Summary: This sermon addresses allowing the light of Christ to shine into and transform every area of our lives through the help of the Holy Spirit

(I used Andy Stanley’s outlining method of me, we, God, you, we. You will see those broken down in the text of sermon. Also, I blacked out the windows and turned off the lights so that it was as dark as I could get it. Lights out where it says DARK and lights back on when it says LIGHT.)

Dare Something Different: Jesus, the Light of the World

John 1:4-5; Matthew 4:12-17

John 1:4 In Him was life, and the life was the light of men. 5 And the light shines in the darkness, and the darkness did not comprehend it.

Matthew 4:12 Now when Jesus heard that John had been put in prison, He departed to Galilee. 13 And leaving Nazareth, He came and dwelt in Capernaum, which is by the sea, in the regions of Zebulun and Naphtali, 14 that it might be fulfilled which was spoken by Isaiah the prophet, saying: 15 "The land of Zebulun and the land of Naphtali, By the way of the sea, beyond the Jordan, Galilee of the Gentiles: 16 The people who sat in darkness have seen a great light, And upon those who sat in the region and shadow of death Light has dawned." 17 From that time Jesus began to preach and to say, "Repent, for the kingdom of heaven is at hand."



There are some areas of my life where I don’t want just everybody looking. Don’t get me wrong, there isn’t anything “major,” I’m not starting an “I have sinned” speech or anything. It is just a few things, let me give you some general examples. The last thing I do at night before I go to bed is take off my socks, which I do while sitting on my bed. And when I do I toss them in the floor next to the bed, and sometimes I pick them up the next morning, but most often I don’t. So quite often there is a small mound of socks next to the wall by my bed, and when someone stops by the house that mound of socks is the first thing I think about. I’ll welcome whoever it is to the house, and then I’ll make my way by our bedroom door and pull it closed.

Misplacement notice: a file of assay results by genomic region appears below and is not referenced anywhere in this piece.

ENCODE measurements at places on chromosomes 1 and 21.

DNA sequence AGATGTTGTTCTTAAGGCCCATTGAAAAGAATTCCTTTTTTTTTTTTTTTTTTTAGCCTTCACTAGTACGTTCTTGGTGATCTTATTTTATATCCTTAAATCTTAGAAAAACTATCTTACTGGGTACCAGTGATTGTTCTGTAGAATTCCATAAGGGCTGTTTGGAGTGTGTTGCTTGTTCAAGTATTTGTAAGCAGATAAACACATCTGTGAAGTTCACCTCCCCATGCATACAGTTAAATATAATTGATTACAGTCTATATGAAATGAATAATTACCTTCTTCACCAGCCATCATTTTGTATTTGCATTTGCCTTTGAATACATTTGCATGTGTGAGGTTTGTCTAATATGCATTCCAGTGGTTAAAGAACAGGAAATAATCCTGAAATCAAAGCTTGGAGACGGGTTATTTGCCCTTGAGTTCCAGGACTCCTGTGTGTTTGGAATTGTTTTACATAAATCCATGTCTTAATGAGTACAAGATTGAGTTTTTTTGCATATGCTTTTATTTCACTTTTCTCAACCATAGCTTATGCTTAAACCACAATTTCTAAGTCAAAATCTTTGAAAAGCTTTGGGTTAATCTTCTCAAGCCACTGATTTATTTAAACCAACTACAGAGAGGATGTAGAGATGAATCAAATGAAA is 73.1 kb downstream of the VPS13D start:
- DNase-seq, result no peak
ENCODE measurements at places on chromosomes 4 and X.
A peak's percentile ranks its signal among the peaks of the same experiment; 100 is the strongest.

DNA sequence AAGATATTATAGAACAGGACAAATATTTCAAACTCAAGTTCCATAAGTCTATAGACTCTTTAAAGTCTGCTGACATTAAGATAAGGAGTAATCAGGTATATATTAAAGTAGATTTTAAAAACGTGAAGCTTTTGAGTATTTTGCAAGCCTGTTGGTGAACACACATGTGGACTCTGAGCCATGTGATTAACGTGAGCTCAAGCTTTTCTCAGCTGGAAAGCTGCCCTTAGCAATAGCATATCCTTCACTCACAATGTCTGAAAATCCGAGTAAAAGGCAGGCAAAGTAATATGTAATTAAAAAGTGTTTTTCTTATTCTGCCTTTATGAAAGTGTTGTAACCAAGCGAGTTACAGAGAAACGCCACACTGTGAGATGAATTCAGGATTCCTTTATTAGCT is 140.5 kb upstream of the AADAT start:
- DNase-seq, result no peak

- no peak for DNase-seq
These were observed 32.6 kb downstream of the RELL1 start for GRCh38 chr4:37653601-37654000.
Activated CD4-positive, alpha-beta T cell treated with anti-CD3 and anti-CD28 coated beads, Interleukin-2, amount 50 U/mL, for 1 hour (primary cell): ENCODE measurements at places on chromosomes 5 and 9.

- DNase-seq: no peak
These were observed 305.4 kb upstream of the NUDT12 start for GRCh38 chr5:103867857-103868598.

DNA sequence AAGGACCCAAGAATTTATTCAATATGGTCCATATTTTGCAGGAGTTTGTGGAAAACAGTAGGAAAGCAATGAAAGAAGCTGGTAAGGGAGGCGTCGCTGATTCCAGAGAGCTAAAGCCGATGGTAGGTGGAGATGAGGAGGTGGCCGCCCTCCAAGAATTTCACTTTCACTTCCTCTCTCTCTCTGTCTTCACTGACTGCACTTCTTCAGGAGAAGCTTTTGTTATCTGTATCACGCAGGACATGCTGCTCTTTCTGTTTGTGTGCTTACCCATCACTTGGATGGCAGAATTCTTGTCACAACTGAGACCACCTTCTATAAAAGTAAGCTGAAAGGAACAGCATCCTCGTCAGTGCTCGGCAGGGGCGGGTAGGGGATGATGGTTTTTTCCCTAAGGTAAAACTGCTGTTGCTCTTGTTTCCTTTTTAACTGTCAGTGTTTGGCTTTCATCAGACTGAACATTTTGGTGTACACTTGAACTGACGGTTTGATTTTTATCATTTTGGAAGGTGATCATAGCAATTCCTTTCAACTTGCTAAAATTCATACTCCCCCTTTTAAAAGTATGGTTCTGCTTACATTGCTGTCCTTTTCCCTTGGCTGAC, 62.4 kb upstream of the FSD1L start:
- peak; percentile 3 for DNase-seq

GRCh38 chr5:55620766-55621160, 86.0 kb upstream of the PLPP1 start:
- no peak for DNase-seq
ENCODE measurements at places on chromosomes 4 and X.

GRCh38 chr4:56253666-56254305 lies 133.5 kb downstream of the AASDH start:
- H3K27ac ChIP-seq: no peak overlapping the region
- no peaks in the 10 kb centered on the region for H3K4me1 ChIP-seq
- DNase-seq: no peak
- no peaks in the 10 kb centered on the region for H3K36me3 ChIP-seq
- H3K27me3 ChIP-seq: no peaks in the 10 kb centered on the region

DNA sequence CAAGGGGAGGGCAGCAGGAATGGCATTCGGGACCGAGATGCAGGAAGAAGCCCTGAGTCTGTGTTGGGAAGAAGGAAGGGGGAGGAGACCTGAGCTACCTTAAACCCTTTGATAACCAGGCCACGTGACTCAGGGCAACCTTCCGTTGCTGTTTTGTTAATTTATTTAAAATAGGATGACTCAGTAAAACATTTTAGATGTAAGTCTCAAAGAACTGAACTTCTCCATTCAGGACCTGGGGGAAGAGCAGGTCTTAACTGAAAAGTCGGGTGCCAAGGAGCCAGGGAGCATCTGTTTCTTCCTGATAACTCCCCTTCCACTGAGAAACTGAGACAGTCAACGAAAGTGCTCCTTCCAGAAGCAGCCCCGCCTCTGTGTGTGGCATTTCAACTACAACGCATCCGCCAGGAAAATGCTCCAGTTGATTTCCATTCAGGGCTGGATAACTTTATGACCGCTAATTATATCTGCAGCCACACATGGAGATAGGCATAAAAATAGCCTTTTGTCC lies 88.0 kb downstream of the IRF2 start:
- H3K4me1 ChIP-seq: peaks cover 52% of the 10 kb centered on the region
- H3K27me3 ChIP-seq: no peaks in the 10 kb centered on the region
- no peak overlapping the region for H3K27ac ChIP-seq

There are some other issues as well like stupid little things that make me angry some times, and a little bit of self doubt that creeps in on Saturday nights as I am thinking about what I am going to share the next morning.


My guess is that this is true for you as well. Maybe you’ve been a follower of Jesus for awhile, or maybe you’re still checking things out, but there are areas of your life that you would rather no one look at with a microscope.

Maybe it is an attitude that you have toward someone. Like the guy who said, “What do you do when you miss your mother-in-law?” RELOAD! Perhaps there is an integrity issue and you are not completely honest in some area at home or at work. Maybe there is a secret sin that no one knows about, and somehow you have managed to convince yourself that God doesn’t see into that area of your life, or at least you try not to think about what God sees you do.

We talk about Jesus as the Light of the World as a joyful pronouncement, but we have to realize that Jesus presence cuts both ways. It is a blessing, but it can also be painful. So what does it mean to us that Jesus is the Light of the World, and why is it that, even as a follower of Jesus, many times it is more comfortable not to invite Him into different areas of our life?


The first thing I want us to look at this morning is the broader context of Jesus coming. There was a period between the Old and New Testaments of about 400 years, we have talked about this before, it is called the, cleverly enough, the Intertestamental Period. This period lasted for approximately 400 years, and it was a very dark period of time for God’s people, the Jews.

During this time there was an acknowledgement by the Jews and their leaders that God had stopped talking to them. There were no prophets that came to them, to guide them or chastise them (and you know what it means when someone doesn’t even care enough anymore to try and correct you). The Romans moved in and various governors that ruled the region brought with them various levels of oppression.

The most notable of the oppressors was Antiochus Epiphanies (if you don’t like your name or middle name, now you have a reason to be grateful). He conquered Jerusalem, and slaughtered a pig on the altar in the Holy of Holies, thus desecrating the temple. He forced the Jews to eat pork and if they refused whole families were killed, starting with the youngest and moving to the oldest.

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